Australian Clean Energy Future Plan Essay

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Yesterday the Government finally released their plan to price carbon through their Clean Energy Future package. This package will see the Government tackle climate change by:

  • pricing carbon
  • encouraging renewable energy
  • encouraging energy efficiency and;
  • increasing the amount of carbon stored in the land (through the Carbon Farming Initiative)

Perhaps the most talked about and anticipated announcement was the detail supporting the price on carbon. From July 1, 2012 this new package will see about 500 of Australia’s top polluters pay a fixed price of $23 per tonne of CO2e emitted. This price will rise by 2.5% per annum for three years before becoming a market-driven Emissions Trading Scheme, with linkages to international markets.

For now, the Carbon Price will apply to stationary energy, industrial processes, fugitive emissions and non-legacy waste. Significant compensation has been announced for both households (approximately $4 billion per annum) and industry (approximately $3 billion per annum).

In addition to the carbon price, there is a strong focus on delivering cleaner energy through investment in new technologies and the closure of highly emissions intensive energy generation as well as further investment in renewable energy technologies.

It is expected that this package will deliver on Australia’s commitment to reduce pollution by 5% on 2000 levels by 2020, and 80% by 2050.

This new, long-term, trajectory is one of the most significant aspects of the package, representing a 2% decrease in emissions from today’s levels, while supporting a projected increase in the Australian population of over 13 million.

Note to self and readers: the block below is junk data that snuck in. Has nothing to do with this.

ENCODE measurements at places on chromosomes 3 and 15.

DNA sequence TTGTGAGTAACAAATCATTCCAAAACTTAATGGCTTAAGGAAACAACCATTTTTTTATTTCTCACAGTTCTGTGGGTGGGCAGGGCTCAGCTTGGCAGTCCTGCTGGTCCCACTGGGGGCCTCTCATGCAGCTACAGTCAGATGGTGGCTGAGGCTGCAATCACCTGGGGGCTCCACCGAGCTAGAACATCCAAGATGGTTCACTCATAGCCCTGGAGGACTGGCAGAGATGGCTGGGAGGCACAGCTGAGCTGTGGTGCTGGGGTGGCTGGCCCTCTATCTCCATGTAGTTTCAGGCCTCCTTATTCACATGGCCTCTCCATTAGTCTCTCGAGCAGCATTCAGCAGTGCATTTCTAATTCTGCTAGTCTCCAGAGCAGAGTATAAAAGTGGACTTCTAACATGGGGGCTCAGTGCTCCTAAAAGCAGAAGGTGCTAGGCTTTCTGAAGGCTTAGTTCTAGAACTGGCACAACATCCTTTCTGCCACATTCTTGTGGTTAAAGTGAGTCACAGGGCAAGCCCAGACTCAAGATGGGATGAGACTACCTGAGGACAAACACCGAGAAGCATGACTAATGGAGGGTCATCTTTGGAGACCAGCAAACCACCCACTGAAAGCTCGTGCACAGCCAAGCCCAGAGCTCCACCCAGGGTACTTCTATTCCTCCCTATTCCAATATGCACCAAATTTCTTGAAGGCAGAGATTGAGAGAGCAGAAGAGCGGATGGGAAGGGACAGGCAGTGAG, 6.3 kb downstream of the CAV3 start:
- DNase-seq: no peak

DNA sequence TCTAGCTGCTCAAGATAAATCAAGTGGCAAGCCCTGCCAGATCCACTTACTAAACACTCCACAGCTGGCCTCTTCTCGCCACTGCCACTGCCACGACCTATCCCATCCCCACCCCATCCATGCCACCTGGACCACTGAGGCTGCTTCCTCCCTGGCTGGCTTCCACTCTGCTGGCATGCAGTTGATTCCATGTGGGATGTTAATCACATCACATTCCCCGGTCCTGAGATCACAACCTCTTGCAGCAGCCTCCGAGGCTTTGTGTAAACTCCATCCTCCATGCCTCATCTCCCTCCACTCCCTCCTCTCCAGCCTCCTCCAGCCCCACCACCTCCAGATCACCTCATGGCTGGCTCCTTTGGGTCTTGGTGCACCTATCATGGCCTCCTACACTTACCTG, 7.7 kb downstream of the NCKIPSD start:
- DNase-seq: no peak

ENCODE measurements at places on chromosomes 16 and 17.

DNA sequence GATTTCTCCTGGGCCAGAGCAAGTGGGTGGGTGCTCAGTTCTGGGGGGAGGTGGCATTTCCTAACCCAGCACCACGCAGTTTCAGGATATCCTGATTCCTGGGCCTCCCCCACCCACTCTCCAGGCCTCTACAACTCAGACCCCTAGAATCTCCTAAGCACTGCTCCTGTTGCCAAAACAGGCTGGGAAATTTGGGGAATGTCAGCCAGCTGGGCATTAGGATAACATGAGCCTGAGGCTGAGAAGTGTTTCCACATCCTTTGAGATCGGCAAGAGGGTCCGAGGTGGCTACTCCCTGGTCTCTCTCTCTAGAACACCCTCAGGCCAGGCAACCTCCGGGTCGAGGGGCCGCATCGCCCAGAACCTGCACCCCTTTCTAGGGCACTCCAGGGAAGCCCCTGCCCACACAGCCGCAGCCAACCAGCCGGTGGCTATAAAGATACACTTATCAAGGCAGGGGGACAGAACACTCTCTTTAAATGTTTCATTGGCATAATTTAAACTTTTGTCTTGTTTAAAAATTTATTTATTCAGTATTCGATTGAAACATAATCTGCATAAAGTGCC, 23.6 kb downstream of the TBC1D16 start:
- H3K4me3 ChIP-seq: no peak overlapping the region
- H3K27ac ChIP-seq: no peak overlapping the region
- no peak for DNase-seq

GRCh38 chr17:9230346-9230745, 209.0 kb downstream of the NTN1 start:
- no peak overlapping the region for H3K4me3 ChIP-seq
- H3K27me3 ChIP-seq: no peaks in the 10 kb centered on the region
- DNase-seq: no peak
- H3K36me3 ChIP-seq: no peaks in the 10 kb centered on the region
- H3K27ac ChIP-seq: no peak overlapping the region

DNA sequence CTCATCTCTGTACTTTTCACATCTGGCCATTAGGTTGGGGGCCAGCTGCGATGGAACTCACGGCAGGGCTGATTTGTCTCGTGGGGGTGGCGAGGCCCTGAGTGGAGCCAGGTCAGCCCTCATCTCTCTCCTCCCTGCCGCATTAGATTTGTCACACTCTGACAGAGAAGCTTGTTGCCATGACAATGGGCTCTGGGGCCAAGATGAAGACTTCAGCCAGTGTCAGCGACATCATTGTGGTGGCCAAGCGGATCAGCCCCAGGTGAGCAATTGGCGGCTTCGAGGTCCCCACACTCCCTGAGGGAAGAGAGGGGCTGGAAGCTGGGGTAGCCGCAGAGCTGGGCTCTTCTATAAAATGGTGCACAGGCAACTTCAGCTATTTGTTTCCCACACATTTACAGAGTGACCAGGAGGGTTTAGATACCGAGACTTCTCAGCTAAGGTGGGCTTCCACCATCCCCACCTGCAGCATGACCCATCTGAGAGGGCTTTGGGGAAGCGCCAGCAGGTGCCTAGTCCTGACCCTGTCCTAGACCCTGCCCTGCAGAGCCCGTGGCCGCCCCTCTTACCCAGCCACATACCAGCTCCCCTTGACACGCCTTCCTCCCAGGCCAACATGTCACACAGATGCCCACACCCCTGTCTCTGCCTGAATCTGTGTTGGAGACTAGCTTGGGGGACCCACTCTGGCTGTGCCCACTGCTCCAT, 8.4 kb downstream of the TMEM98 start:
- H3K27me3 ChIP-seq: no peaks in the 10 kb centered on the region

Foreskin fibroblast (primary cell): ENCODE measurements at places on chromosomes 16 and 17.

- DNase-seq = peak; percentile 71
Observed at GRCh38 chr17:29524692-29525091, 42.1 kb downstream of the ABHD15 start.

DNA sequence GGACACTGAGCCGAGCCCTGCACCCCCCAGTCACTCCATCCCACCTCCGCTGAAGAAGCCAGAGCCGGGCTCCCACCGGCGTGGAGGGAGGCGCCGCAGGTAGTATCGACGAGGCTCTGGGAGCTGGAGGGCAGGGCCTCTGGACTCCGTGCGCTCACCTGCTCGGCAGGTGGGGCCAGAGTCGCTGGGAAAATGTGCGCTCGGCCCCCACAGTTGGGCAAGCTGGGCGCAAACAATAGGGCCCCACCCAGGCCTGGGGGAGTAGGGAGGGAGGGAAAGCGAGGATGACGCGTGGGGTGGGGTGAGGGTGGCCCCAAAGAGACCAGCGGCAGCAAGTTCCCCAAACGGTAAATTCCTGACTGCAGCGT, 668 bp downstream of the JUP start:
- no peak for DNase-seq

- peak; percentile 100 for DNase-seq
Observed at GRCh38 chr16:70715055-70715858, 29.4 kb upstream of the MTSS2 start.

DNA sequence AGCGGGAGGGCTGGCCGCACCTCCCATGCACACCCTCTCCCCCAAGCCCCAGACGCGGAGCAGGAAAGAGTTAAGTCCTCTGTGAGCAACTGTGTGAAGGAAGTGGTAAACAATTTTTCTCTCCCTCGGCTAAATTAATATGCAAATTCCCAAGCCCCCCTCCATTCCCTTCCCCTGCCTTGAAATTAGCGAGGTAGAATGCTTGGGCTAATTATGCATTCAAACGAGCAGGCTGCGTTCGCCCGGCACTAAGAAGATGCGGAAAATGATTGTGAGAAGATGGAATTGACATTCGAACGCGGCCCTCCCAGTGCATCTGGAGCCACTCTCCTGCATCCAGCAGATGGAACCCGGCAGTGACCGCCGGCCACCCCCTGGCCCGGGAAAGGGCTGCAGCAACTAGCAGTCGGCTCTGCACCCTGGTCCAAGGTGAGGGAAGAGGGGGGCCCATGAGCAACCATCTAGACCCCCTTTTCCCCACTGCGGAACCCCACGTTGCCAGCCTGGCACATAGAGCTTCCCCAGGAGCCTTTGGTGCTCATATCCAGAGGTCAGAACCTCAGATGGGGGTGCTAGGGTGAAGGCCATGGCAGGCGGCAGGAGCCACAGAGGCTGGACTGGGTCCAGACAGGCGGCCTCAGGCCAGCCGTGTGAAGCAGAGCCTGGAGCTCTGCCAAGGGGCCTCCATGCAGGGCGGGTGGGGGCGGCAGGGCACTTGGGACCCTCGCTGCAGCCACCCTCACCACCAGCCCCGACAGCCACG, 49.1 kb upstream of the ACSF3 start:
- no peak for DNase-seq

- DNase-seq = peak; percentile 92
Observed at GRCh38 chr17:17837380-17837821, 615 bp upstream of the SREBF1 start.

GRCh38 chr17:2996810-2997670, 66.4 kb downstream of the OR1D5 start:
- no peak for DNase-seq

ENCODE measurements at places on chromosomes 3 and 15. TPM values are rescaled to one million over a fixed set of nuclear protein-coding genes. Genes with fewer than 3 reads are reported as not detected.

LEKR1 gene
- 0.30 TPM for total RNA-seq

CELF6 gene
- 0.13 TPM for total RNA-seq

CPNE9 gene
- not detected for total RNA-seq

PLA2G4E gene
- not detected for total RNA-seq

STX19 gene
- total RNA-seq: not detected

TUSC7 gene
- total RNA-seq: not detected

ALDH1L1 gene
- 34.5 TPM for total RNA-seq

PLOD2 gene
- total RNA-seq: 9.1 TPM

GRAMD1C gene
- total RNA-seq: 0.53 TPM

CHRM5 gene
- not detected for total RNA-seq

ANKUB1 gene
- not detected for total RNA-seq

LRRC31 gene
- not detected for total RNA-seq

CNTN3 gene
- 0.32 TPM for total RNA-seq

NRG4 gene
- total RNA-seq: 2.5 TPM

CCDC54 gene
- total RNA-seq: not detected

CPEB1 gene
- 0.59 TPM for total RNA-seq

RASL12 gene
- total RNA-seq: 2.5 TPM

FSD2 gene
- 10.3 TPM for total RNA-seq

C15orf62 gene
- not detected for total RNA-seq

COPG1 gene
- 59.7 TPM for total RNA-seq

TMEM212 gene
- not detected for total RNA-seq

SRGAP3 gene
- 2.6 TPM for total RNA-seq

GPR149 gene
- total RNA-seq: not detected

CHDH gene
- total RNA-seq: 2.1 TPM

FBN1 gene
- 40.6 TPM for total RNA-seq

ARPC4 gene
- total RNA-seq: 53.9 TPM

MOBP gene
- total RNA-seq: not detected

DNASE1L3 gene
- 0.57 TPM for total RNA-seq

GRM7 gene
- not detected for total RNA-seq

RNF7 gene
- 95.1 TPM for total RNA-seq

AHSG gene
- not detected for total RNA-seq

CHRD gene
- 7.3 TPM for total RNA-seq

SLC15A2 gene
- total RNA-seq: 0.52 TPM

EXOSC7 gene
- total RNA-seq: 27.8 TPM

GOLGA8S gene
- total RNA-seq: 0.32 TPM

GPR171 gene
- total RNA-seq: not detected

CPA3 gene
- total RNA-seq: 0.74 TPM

So what to make of the package?

There are a number of pros and cons of this package, which we will continue to see debated in the public domain in the coming months before it goes to Parliament in November. Whilst no-one would argue this current package is perfect, given the unsuccessful history we have of trying to address climate change (whether it be through an emissions trading scheme, a carbon tax, energy efficiencies or direct action) I think this package represents a compromise that will not only show the world that Australia is willing to do their bit to address climate change, but hopefully will also provide the momentum needed to shift Australia to a low emissions future.

For businesses, the package will mean something different for everyone. To understand its impact and prepare for a July 1 2012 start, businesses who believe they will be impacted should give careful consideration to the package with regards to their own operating environment. Unless you are directly liable, your main focus should be on energy use in your business.

With a planned start less than 12 months away it won’t be too soon to start such a review immediately. If needed, Greensense is able to assist with such a review and to develop any strategies to address any anticipated risks or cost increases.

 

 

 

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